Winterkill of Turfgrass (E0019TURF)
“Winterkill” is a general term that is used to define turf loss during the winter. Winterkill can be caused by a combination of factors including crown hydration, desiccation, low temperatures, ice sheets and snow mold. Because of the unpredictability of environmental factors and differences in other factors such as surface drainage, the occurrence of winterkill on golf courses is variable and can vary greatly between golf courses and even across the same course.
In general, annual bluegrass (Poa annua) greens and fairways are the most susceptible to crown hydration injury. During the warm days of late winter, annual bluegrass plants start to take up water (hydrate). Potential for injury exists when a day or two of warm daytime temperatures in late winter is followed by a rapid freeze. The most common time for winterkill associated with crown hydration and refreezing to occur is during the late winter and early spring when there is snowmelt or rainfall and then refreezing of the water that has not drained away. Crown hydration is a problem during these events because ice crystal can form in the crown of the plant, rupture the plant cells and ultimately cause the plant to die.
Annual bluegrass is more susceptible to crown hydration injury than creeping bentgrass because it emerges from dormancy and begins taking up water. Creeping bentgrass remains dormant longer and, therefore, does not take up water and is not as susceptible to crown hydration injury during the late winter.
Winter desiccation is the death of leaves or plants by drying during winter when the plant is either dormant or semidormant. Desiccation injury is usually greatest on exposed or elevated sites and areas where surface runoff is great (Beard, 1973). Winter desiccation injury to turfgrass in Michigan is normally rare, though sites similar to those described above can be prone to desiccation injury on a regular basis.
Low-temperature kill is caused by ice crystal formation at temperatures below 32 degrees F. Factors that affect low-temperature kill include hardiness level, freezing rate, thawing rate, number of times frozen and postthawing treatment (Beard, 1973). Soil temperature is more critical than air temperature for low-temperature kill because the crown of the plant is in the soil. It is difficult to provide absolute killing temperatures because of the numerous factors involved. Beard (1973) provided a general ranking of low-temperature hardiness for turfgrass species that were autumn-hardened.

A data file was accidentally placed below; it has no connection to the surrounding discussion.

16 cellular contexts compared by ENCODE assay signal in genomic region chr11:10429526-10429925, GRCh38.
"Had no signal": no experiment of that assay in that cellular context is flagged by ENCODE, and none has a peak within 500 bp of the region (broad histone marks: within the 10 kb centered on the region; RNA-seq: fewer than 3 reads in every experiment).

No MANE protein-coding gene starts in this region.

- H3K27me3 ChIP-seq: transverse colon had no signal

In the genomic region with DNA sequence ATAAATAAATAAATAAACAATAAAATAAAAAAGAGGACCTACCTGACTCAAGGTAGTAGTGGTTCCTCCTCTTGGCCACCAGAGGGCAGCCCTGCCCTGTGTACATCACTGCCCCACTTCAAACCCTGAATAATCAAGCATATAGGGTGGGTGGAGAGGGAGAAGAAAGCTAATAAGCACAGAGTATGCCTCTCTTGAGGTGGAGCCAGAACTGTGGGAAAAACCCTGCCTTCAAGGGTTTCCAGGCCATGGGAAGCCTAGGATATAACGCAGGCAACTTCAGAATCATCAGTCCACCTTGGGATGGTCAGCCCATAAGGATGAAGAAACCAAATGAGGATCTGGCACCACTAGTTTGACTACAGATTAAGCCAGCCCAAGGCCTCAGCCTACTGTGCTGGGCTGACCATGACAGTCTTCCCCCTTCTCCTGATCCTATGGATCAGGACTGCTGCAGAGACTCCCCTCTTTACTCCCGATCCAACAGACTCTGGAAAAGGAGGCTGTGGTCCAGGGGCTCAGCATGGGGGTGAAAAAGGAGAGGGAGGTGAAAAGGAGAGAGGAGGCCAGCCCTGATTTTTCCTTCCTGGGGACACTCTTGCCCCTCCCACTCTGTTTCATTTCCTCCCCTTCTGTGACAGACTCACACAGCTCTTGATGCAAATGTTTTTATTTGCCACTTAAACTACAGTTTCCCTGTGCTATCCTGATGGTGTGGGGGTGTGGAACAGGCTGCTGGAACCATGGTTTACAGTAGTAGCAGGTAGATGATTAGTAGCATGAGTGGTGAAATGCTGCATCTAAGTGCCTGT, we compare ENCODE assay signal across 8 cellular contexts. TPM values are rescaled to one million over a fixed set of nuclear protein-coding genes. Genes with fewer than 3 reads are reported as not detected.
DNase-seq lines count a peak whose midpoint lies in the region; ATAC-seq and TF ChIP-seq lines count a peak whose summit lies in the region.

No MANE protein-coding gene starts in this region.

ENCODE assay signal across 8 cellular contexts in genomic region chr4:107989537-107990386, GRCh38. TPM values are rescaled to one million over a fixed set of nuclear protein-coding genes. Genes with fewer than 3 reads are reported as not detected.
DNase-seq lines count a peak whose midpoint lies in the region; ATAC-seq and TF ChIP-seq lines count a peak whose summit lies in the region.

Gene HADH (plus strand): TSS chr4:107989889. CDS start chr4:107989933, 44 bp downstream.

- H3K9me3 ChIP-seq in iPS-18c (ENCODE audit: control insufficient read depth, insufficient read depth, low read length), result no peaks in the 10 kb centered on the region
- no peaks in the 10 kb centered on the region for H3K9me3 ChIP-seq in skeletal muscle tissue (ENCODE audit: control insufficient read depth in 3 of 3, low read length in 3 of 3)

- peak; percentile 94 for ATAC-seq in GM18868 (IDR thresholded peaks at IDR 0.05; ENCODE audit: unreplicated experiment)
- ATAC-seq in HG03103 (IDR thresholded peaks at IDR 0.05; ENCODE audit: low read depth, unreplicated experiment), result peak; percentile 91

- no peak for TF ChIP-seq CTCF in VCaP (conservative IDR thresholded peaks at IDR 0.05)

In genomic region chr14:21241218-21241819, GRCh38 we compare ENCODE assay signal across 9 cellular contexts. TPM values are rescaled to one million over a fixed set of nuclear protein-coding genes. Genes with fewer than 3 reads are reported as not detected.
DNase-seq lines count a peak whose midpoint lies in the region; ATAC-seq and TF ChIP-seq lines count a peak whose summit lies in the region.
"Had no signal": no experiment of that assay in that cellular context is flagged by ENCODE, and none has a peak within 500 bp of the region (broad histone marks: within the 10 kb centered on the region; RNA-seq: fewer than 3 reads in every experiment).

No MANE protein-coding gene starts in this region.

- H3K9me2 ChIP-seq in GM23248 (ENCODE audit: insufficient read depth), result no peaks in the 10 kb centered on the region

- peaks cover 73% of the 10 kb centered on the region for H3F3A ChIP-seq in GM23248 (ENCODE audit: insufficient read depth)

|Low-temperature hardiness||Turfgrass species|
Ice sheets are often blamed for killing turf when, in fact, it is crown hydration and subsequent refreezing that has resulted in the kill. The reason for the confusion is that, as snow melts and refreezes, creating ice sheets, the ice sheets are often in poorly drained areas where crown hydration can occur because of the standing water. As the ice sheet melts away, the area damaged closely mirrors where the ice occurred, and therefore, the conclusion is that ice sheets caused the kill. Beard conducted research on ice sheets on three turfgrass species: Kentucky bluegrass, creeping bentgrass and annual bluegrass. Kentucky bluegrass and creeping bentgrass survived 150 days of ice cover without significant injury; annual bluegrass was killed somewhere between 75 and 90 days of ice cover (Beard, 1998). The author concluded that cause of death for the annual bluegrass was most likely from toxic gas accumulation under the ice sheet.
The two diseases commonly called snow mold are Typhula blight (gray snow mold) and Microdochium patch (pink snow mold). Gray snow mold requires extended periods of snow cover; pink snow mold can occur either with or without snow cover. If snow mold injury is a recurring problem, preventive fungicide applications are the best control option.
Steps in recovery
To assess if damage has occurred, samples can be taken from turf areas, moved inside and placed in a warm, sunny area to see if the turf greens up. If there is no green-up within a couple of weeks, the turf was killed.
Reestablishing turfgrass in damaged areas can be very challenging in the spring because of the cool, cloudy conditions that often persist. Depending on the extent of damage, either seeding or sodding may be necessary to facilitate recovery. In areas where the turf was killed in a manner that left well-defined margins between dead and living turf, it may be feasible to strip dead turf and sod the area. In areas where the kill was more scattered, it may be easier to seed the area. Seeding can be difficult, especially on damaged areas of greens. Interseeding creeping bentgrass into dead areas on the greens has given mixed results. The best results with interseeding have occurred when the lowmow, high-density creeping bentgrasses, such as the A and G series bentgrasses, have been used. Tools such as the Job-Saver aerator attachment, which produces numerous small, shallow holes, also increase the success of an inter-seeding program. The interseeding process should continue weekly until the damaged area has completely recovered. On greens that are predominantly annual bluegrass, often it is better to scratch the surface of the dead areas to allow the annual bluegrass to germinate and fill in the voids. Keys to success for renovating winterkilled areas are to divert traffic from newly seeded areas, apply light fertilizer applications to stimulate growth, and irrigate to ensure that the seedbed or sod is moist throughout the establishment period.
Beard, J.B. 1973. Turfgrass: Science and Culture. Englewood Cliffs, N.J.: Prentice-Hall.
Beard, J.B. 1998. Winter ice cover problems? TURFAX. 9(1):1-2,5.